Arena director has big plans
for college basketball events
By Joe Scalzo
Since the LPGA tournament left in 2004, the Mahoning Valley hasn’t had a signature annual sporting event.
Eric Ryan wants to change that.
Tonight, the Youngstown State men’s basketball team will play Hiram in the first Downtown Round Ball Classic at the Covelli Centre. It’s a trial run for what Ryan, the Centre’s executive director, hopes will evolve into a multi-day event that showcases the city, the arena and YSU’s emerging basketball program.
“If I can convey anything, it’s that I want this to be a staple event in our community,” Ryan said. “I can totally see this as a three-day event that everyone looks forward to every year.”
Hiram, a Division III team from Portage County, obviously isn’t going to create that kind of buzz. But in future years, YSU wants to attract the type of big-name programs — Penguins coach Jerry Slocum mentioned Notre Dame, Michigan State and Pitt as possibilities this week — that can sell out the arena and create a unique game-day atmosphere.
The Covelli, which actually seats fewer fans than Beeghly (5,900 compared to 6,300), has extras like video boards, arena seating (half of Beeghly’s seats are bleachers), suites and, yes, beer. Local businessman Sam Covelli, who holds the arena’s naming rights, is providing free parking on Saturday and Ryan has hired a company that handles in-game promotions for the Cleveland Indians and the Cleveland Cavaliers.
“We’re certainly pulling out all the stops, all the bells and whistles,” Ryan said.
YSU chose Hiram as its first opponent because this is the arena’s first college game — it has hosted several prep games — and the university wanted to make sure it irons out all the kinks before bringing in a major program. For instance, the Centre had to add a collegiate 3-point line and bring in newer shot clocks.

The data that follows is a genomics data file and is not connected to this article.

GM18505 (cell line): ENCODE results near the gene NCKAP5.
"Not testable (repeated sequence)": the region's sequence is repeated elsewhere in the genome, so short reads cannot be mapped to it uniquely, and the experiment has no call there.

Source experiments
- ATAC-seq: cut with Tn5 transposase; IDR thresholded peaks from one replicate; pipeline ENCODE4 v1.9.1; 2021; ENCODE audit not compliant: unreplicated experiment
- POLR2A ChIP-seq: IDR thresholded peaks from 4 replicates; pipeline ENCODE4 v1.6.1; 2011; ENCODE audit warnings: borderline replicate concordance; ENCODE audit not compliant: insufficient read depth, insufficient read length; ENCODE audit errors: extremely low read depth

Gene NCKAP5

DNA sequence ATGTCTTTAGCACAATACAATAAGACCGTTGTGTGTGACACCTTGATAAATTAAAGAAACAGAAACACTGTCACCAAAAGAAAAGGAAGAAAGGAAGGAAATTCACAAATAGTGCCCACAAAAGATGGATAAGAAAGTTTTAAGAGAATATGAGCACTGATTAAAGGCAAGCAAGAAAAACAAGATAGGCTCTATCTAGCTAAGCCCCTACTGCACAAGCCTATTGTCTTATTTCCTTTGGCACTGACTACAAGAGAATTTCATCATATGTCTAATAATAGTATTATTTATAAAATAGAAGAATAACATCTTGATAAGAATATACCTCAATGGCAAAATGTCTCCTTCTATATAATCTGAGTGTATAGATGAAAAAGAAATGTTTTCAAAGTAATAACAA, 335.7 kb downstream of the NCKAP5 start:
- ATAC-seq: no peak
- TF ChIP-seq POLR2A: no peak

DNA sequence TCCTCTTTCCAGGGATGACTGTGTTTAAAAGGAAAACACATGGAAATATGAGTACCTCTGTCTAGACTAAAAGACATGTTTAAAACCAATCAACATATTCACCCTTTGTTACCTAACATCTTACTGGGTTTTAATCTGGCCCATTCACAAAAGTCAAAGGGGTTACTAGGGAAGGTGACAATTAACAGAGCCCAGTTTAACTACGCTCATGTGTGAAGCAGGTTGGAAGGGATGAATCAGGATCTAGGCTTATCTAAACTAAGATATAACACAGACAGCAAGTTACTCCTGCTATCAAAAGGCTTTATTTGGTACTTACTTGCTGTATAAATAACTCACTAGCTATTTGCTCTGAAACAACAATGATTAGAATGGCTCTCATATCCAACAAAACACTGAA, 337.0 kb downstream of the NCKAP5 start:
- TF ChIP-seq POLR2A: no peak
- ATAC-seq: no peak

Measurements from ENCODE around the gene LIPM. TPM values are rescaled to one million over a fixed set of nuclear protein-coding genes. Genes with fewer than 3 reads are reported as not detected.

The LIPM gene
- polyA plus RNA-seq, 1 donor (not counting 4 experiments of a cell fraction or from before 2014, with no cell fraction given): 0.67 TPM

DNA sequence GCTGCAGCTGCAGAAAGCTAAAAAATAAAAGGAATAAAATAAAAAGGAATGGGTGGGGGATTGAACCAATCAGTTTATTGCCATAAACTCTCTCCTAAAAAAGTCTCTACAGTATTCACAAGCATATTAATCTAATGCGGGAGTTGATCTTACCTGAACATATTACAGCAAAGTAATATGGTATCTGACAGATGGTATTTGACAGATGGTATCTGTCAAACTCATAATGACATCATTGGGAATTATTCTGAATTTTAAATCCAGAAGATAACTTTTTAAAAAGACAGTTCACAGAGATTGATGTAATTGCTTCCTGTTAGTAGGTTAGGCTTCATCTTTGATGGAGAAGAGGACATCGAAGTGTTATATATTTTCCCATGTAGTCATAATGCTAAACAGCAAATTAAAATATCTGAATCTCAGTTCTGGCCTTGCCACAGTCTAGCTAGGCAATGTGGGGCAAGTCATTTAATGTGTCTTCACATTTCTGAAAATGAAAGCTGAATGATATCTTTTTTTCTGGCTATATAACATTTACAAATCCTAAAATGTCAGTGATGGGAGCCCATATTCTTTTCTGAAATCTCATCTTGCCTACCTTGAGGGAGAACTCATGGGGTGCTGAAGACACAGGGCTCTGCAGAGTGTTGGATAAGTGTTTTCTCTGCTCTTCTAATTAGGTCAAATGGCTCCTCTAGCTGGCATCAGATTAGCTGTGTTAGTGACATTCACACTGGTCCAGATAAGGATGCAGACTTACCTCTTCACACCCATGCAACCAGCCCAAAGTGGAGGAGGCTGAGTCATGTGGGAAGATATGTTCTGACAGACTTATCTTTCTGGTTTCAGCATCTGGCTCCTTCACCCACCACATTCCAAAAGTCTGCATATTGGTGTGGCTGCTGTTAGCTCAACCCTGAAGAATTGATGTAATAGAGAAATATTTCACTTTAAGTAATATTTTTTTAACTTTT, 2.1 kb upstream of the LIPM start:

“I don’t want to insult Hiram, but if it were up to me, I’d love to have a big-name school in there this year,” Ryan said. “But we have to crawl first. This is just the first step.”
After finishing last in the Horizon League in back-to-back seasons (2009-10 and 2010-11), the Penguins went 16-15 last season and started this year 3-0 with a win over SEC-member Georgia.
But YSU athletic director Ron Strollo said that has nothing to do with scheduling a big-name opponent.
“We play those teams anyway,” Strollo said. “Obviously, playing Ohio State on a neutral court is different than playing Ohio State at Ohio State, but the competitiveness of our program has nothing to do with it.”
In fact, the Buckeyes are an intriguing opponent possibility since Sam Covelli recently donated $10 million to OSU. Also, YSU played the Buckeyes in football in 2006 and 2007 and is expected to play them again in 2015.
Ultimately, Ryan envisions a three-day event that has, say, a gala on Thursday, high school games (or the YSU women’s team) on Friday and the men’s game on Saturday. For it to work, he needs sponsors (several from the area are already interested) and fans.
“It’s obviously a lot more money to bring in a major team, so, yeah, we have to sell it out,” Ryan said.
Slocum doesn’t want to give up a league home game and, financially and competitively, Strollo said it doesn’t make sense for YSU to play more than one Covelli game a year.
So, for now, it’s viewed as a once-a-year event.
“I think what this is, is an opportunity for us to play in a game in front of different people,” said Strollo. “I think there’s a core group of fans who enjoy going down to the Covelli Centre who might not otherwise come to a game at Beeghly.”